Market Volatility Could Be Wreaking Havoc On College Tuition Savings

·6 min read

Families across the nation have been affected financially due to the novel coronavirus. Families of high school seniors who were already worried about financing their education are now even more apprehensive about their family’s ability to afford higher education.

“People's college savings have likely seen a significant decline in account balance due to the stock market declines,” says Robert Farrington, creator of The College Investor and contributor on

The cost of education is traditionally one of the biggest barriers to affording college, and COVID-19 has exacerbated that fact, according to a Carnegie-Dartlet survey of more than 4,800 high school seniors.

Carnegie-Dartlet’s survey found that only 23% of the sample say they currently have a high level of confidence in their ability to afford college now, while 32 percent say they had a high level before the pandemic took hold.

Seventeen percent of students are not at all confident they can afford college now, up 11% from the period prior to the pandemic.

Traditionally confident groups, like those intending to go to private schools, have experienced a strong dip in their ability to afford college, according to the survey. Students’ confidence in their ability to pay for religious private schools has dropped further.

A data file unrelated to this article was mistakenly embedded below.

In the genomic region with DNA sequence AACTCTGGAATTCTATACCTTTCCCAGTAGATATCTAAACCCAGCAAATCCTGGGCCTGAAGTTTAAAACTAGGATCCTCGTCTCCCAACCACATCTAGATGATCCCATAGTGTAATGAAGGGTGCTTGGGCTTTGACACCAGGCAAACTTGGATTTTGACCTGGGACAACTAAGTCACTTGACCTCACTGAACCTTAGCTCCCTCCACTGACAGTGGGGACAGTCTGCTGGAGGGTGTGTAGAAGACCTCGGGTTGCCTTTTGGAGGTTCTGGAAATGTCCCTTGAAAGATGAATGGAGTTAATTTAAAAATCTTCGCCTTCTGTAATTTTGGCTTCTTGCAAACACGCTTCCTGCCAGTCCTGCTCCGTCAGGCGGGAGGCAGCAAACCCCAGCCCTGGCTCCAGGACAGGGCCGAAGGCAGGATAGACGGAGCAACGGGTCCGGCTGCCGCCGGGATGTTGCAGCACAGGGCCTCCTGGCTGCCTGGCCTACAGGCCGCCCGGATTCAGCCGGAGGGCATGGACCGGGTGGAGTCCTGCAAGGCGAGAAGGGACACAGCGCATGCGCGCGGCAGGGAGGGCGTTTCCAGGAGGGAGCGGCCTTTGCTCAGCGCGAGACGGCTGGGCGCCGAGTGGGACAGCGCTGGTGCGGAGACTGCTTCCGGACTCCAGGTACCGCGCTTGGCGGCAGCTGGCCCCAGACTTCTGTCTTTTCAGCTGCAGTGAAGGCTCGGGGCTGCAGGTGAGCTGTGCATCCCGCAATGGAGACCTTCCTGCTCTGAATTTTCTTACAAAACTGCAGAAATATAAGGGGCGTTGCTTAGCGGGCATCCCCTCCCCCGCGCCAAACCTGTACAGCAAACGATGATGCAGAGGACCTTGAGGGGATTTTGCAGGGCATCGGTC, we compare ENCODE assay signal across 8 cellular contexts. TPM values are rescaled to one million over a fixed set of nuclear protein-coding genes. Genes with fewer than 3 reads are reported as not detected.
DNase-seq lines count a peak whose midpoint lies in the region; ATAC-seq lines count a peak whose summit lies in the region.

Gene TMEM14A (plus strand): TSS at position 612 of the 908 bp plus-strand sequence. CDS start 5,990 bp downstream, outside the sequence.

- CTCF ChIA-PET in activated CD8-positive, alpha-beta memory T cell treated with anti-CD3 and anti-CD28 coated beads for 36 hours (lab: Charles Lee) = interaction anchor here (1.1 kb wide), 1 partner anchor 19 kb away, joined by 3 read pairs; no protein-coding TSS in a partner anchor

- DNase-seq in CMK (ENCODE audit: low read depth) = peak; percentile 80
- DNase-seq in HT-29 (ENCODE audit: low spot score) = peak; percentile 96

Though millions of families have seen financial declines, including job loss, there’s still hope. “Coronavirus will impact college savings accounts in the short-term because parents simply won’t be able to contribute as much if they're not working. In the long term, this will lower the amount of compound interest they earn, but shouldn’t keep kids from going to college,” says Jack Choros of IronMonk.

The College Savings Foundation’s 12th annual State of College Savings survey found that 79% of parents save for college and half of all families invest in a 529 savings plan for their children. 529 plans permit tax-free withdrawals as long as funds are used for educational expenses such as tuition or room and board.

Many college savings plans like 529s automatically move from an all-equities aggressive allocation to a more conservative bond allocation as children grow older.

Yet plans heavily invested in stocks, domestic or foreign, will have experienced substantial decreases in value.

“Most 529 savings plan portfolio options have at least some exposure to the stock market, so these have likely taken a hit. I know from my own experience that it can be frustrating, as my kids' accounts have fallen by about 20% since March 1,” says Matt Frankel, certified financial planner at The Ascent.

Families invested in high-risk funds may feel more comfortable moving that money to something more low risk. For example, families may want to move a year’s worth of tuition into a cash-based investment, like a money market fund or high-yield savings account.

It may be a good idea to talk to a financial advisor to ensure that a child’s account is in an appropriate portfolio option.

It’s not worth it for some students to spend hundreds of thousands of dollars for a degree, according to Ric Edelman, founder of Edelman Financial Engines.

“Half of freshmen drop out, less than half graduate after six years and more than a third obtain more college credits than are needed for a degree,” he says.

One reason this occurs is because students may change majors or transfer to other colleges, and the new major or college may not accept the credits previously earned, Edelman says. This is why it takes many students six years to graduate instead of four.